Tuesday, April 15, 2014

What Happened to Spontaneity?

Technology has its price. One is spontaneity.

It used to be that if you arrived in a European city such as Florence by noon, you could find a hotel for the night. But with the help of on-line booking, people book weeks and even months in advance. If you don’t do the same, you wind up staying in an inconvenient, expensive hotel that’s far from where you want to be.

In other words, you have to join the crowd. In many ways, this is a big shame. How can I guess right now how many nights I really want to spend in Nice? I can’t. But I have to make a decision anyway.


Phuket, photo by D.R. Ransdell


I suppose in some ways this new system is useful. It forces me to think about things ahead of time. I have to plan my summer trip in April instead of as I go along. But I can think of plenty of times when it was great to be able to change my mind at the last minute. A prime example is when we were on the island of Phuket in Thailand. 







Patong Beach, photo by D.R. Ransdell





We’d gone on a day trip to Phang-nga when it started raining. And raining some more. The tour guide nonchalantly explained that the monsoons had started, and we could expect rainy days for the next weeks.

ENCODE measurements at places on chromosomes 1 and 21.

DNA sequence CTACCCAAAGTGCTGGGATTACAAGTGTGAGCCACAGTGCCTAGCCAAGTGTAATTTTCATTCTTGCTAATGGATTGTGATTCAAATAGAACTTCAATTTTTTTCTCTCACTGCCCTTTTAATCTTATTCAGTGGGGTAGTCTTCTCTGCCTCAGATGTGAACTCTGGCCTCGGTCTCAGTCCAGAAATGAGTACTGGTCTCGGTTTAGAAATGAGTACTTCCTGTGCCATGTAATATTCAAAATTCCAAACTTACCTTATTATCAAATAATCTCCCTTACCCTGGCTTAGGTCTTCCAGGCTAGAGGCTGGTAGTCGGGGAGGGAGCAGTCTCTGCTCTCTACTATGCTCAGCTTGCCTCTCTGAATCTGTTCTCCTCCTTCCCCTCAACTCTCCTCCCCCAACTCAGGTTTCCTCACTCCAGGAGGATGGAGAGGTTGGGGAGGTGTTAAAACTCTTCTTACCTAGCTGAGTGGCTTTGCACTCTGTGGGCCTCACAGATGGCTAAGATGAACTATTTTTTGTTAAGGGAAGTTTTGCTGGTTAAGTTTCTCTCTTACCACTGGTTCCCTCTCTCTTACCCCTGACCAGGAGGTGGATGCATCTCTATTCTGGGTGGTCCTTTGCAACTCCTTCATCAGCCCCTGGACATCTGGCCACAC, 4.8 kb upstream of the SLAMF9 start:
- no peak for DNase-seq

Phang-nga, photo by D.R. Ransdell


My friend and I immediately booked tickets to fly to Koh Samui, which is on the dry eastern side of the county. Our final days in the country were lovely. But what if we’d had reservations on Phuket that we couldn’t change? We would have been stuck in the monsoon playing cards in our room.

Perhaps we should have been more aware of the monsoon season! But no matter how much you plan, there are always things you just don’t count on.




Koh Samui, photo by D.R. Ransdell

When it comes to fiction, though, it’s no fun to have characters plan their trips ahead of time. Travel snafus make for great fiction! Hence in my novel THAI TWIST, the Campanello sisters combat the monsoon the “easy” way by making plans to go somewhere else. This is why I love fiction. You can be sure to make everything work out.

What about your own travel spontaneity? Has technology made traveling easier or better for you? How far in advance to you plan your trips? How often do you wish you could change your mind?

I’d write more, but I have to book hotel rooms for Paris before everyone else beats me out. I’ll be there at the end of June. In today’s world of on-line reservations, that’s just around the corner.




Happy traveler with a nice place to stay!


For details on THAI TWIST, please visit http://www-dr-ransdell.com

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